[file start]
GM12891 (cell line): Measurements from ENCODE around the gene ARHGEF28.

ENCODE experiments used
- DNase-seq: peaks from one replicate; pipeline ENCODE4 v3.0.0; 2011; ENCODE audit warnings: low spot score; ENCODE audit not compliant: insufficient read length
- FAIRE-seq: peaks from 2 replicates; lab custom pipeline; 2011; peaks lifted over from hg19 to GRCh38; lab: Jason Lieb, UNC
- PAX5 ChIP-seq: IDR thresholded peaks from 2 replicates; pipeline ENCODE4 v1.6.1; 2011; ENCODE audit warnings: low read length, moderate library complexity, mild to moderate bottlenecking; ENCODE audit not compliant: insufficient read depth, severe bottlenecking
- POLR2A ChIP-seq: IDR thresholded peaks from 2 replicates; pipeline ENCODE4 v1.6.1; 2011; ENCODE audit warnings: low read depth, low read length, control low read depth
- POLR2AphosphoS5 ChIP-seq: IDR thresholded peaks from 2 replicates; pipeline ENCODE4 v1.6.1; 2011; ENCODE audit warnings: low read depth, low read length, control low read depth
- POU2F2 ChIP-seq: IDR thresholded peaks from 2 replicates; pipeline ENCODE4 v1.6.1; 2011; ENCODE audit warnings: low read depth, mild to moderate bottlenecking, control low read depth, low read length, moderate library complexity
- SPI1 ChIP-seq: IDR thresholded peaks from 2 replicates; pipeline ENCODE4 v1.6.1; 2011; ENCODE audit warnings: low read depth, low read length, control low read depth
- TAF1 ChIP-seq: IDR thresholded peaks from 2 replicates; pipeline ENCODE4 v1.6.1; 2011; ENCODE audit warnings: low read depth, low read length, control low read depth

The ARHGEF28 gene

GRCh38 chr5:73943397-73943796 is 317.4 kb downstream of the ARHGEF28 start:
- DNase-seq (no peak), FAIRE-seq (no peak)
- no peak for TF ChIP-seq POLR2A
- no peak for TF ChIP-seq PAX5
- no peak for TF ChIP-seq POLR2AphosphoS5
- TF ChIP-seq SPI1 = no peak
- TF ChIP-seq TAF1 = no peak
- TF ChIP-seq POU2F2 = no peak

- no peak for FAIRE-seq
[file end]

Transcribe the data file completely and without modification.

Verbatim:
GM12891 (cell line): Measurements from ENCODE around the gene ARHGEF28.

ENCODE experiments used
- DNase-seq: peaks from one replicate; pipeline ENCODE4 v3.0.0; 2011; ENCODE audit warnings: low spot score; ENCODE audit not compliant: insufficient read length
- FAIRE-seq: peaks from 2 replicates; lab custom pipeline; 2011; peaks lifted over from hg19 to GRCh38; lab: Jason Lieb, UNC
- PAX5 ChIP-seq: IDR thresholded peaks from 2 replicates; pipeline ENCODE4 v1.6.1; 2011; ENCODE audit warnings: low read length, moderate library complexity, mild to moderate bottlenecking; ENCODE audit not compliant: insufficient read depth, severe bottlenecking
- POLR2A ChIP-seq: IDR thresholded peaks from 2 replicates; pipeline ENCODE4 v1.6.1; 2011; ENCODE audit warnings: low read depth, low read length, control low read depth
- POLR2AphosphoS5 ChIP-seq: IDR thresholded peaks from 2 replicates; pipeline ENCODE4 v1.6.1; 2011; ENCODE audit warnings: low read depth, low read length, control low read depth
- POU2F2 ChIP-seq: IDR thresholded peaks from 2 replicates; pipeline ENCODE4 v1.6.1; 2011; ENCODE audit warnings: low read depth, mild to moderate bottlenecking, control low read depth, low read length, moderate library complexity
- SPI1 ChIP-seq: IDR thresholded peaks from 2 replicates; pipeline ENCODE4 v1.6.1; 2011; ENCODE audit warnings: low read depth, low read length, control low read depth
- TAF1 ChIP-seq: IDR thresholded peaks from 2 replicates; pipeline ENCODE4 v1.6.1; 2011; ENCODE audit warnings: low read depth, low read length, control low read depth

The ARHGEF28 gene

GRCh38 chr5:73943397-73943796 is 317.4 kb downstream of the ARHGEF28 start:
- DNase-seq (no peak), FAIRE-seq (no peak)
- no peak for TF ChIP-seq POLR2A
- no peak for TF ChIP-seq PAX5
- no peak for TF ChIP-seq POLR2AphosphoS5
- TF ChIP-seq SPI1 = no peak
- TF ChIP-seq TAF1 = no peak
- TF ChIP-seq POU2F2 = no peak

- no peak for FAIRE-seq